“There has always been an abyss between Europeans and Semites, since the time when Tacitus complained about the odium generis humani.”
Heinrich von Treitschke, Ein Wort über unser Judenthum, 1879.
In 1989, the Jewish screenwriter and journalist Frederic Raphael was invited to deliver the 25th Anniversary Lecture at the University of Southampton’s Parkes Institute for the study of Jewish/non-Jewish relations. Founded by Rev Dr James Parkes (1896–1981), a neurotic Church of England minister who made a career out of the promotion of philo-Semitism in Christianity and the promotion of guilt narratives among Christians (in 1935 he was both celebrated by Jews and targeted for assassination by National Socialists), the Institute quickly became a hub for the production of scholarly-appearing pro-Jewish propaganda. Rather than offering objective analyses of Jewish/non-Jewish relations, the Institute furthered the familiar narrative that Jews were the blameless and catastrophic victims of an entirely irrational European hatred. Raphael, given the honor of addressing the 25th anniversary of this project, opted on the appointed evening to be a witty gadfly, choosing “The Necessity of Anti-Semitism” as the title of his address. It could be the title of a book, said Raphael, one that could sit in the Parkes Institute library but for the fact it had never been written, and did not exist.
In the meandering speech that followed, Raphael explored the putative contents of this imaginary book, suggesting its potential arguments, and what they might say about the author and about European culture. Confirming the opinions of everyone present, Raphael offered the assurance that although this ghostly and ghastly book did not exist, such a haunting product would not be out of place on a continent where anti-Semitism is “a constant and essential working part of Europe’s somber and unreformed logic.” For Raphael and his smug audience, “The Necessity of Anti-Semitism” lay only in its utility in salving the pathological European mind. Anti-Semitism was in fact extremely illogical and, in a moral sense, completely unnecessary.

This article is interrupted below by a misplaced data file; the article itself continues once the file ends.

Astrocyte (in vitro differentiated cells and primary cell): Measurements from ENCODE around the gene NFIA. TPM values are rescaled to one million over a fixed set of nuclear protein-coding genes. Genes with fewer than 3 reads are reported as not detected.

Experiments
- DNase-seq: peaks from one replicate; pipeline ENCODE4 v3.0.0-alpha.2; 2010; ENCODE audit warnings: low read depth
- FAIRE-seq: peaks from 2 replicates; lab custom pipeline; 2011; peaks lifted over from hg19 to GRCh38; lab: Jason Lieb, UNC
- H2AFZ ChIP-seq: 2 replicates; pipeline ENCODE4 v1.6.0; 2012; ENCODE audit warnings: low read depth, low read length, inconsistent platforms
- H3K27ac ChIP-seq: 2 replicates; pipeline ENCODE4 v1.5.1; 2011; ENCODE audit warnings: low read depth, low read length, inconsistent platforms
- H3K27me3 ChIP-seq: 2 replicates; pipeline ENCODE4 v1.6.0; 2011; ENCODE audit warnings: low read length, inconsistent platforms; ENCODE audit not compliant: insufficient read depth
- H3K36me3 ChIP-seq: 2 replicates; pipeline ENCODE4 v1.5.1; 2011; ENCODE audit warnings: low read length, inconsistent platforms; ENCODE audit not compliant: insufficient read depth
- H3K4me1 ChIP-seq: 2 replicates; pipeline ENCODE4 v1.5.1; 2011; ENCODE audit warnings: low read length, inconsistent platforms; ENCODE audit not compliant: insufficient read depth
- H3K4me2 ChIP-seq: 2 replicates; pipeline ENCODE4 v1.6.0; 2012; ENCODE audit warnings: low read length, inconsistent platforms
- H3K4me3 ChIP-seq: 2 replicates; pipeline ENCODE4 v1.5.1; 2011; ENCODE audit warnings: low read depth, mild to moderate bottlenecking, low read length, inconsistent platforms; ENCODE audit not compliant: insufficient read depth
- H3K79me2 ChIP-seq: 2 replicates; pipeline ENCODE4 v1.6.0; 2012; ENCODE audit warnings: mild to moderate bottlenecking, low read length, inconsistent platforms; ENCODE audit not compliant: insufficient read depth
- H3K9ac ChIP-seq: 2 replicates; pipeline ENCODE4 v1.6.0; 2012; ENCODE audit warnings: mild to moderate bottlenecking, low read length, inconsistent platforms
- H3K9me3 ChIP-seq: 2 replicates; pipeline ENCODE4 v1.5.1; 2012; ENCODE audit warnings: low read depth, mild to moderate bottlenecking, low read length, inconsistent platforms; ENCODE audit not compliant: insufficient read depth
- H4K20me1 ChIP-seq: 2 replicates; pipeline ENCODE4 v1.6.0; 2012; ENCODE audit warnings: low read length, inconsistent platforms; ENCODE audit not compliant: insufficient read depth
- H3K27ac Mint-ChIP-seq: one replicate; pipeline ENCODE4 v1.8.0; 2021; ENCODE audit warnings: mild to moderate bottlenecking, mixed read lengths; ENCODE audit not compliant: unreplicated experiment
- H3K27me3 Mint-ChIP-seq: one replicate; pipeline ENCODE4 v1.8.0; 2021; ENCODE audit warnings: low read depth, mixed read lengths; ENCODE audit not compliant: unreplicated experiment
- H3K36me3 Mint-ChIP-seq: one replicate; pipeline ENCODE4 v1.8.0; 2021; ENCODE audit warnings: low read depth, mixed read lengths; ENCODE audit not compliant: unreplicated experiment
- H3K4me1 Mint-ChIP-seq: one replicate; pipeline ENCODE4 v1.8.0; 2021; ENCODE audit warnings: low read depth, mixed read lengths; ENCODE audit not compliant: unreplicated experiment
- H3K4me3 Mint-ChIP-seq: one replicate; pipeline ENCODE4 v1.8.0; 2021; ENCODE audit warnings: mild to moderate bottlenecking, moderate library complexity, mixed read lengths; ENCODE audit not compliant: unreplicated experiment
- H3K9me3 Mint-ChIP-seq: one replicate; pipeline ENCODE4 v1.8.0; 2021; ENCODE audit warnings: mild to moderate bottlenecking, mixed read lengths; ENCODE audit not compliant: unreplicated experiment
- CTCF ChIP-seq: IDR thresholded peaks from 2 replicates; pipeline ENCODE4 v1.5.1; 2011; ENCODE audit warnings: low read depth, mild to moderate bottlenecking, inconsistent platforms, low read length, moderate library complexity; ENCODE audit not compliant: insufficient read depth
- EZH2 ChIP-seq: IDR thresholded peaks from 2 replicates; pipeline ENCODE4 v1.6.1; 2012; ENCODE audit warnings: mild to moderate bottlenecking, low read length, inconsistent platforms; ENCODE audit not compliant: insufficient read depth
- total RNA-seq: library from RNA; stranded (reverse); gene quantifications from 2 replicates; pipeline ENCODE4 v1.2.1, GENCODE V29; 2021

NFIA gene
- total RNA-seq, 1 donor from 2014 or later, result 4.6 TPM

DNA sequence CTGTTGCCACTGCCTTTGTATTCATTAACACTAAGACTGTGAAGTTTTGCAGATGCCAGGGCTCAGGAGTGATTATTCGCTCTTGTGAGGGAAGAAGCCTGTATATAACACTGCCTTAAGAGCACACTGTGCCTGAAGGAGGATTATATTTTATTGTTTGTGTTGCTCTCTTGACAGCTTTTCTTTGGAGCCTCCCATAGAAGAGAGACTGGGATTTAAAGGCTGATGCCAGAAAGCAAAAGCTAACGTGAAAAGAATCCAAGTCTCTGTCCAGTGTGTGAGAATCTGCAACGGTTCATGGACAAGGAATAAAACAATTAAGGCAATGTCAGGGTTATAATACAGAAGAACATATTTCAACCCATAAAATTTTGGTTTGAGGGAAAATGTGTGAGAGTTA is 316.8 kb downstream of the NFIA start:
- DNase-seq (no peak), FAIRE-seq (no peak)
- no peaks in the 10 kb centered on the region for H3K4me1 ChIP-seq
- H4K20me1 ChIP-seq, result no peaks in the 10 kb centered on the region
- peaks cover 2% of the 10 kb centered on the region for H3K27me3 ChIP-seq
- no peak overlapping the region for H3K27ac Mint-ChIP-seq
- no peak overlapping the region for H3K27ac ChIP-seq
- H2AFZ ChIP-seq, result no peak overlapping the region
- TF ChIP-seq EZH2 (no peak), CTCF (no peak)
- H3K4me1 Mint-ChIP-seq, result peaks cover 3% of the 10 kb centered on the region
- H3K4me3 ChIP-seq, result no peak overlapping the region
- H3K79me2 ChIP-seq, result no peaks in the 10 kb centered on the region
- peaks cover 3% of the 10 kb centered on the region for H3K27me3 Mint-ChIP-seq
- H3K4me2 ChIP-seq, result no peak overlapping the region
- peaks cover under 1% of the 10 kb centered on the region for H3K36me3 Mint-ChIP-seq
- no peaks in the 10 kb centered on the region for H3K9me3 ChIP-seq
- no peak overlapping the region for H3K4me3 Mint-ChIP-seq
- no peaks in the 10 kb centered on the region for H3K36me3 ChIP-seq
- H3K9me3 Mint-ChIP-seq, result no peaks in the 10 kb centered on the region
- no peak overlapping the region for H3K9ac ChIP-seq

Since reading Raphael’s speech several years ago, The Necessity of Anti-Semitism has, in a sense, haunted me too. As a single book, of course, it does not exist. But it perhaps has existed, after a fashion, in the thousands of tracts, pamphlets and books on the Jewish Question that have been written by Europeans over many centuries. In this collected body of anti-Semitic apologetics, one finds The Necessity of Anti-Semitism inflected in varying religious, political, and social hues. But what would the book look like if it was in fact written today? How could any author distill the various aspects of the Jewish Question into a single volume? In the essay that follows, part literary experiment, part historiography, I want us to join Raphael in imagining that this spectral book exists, even if our approach is rather different.
I imagine our author to introduce his volume with the broad case for The Necessity of Anti-Semitism, namely the presence of Jews and their influence in the four primary cultures of White decline: the Culture of Critique, the Culture of Tolerance, the Culture of Sterility, and the Culture of Usury. Read more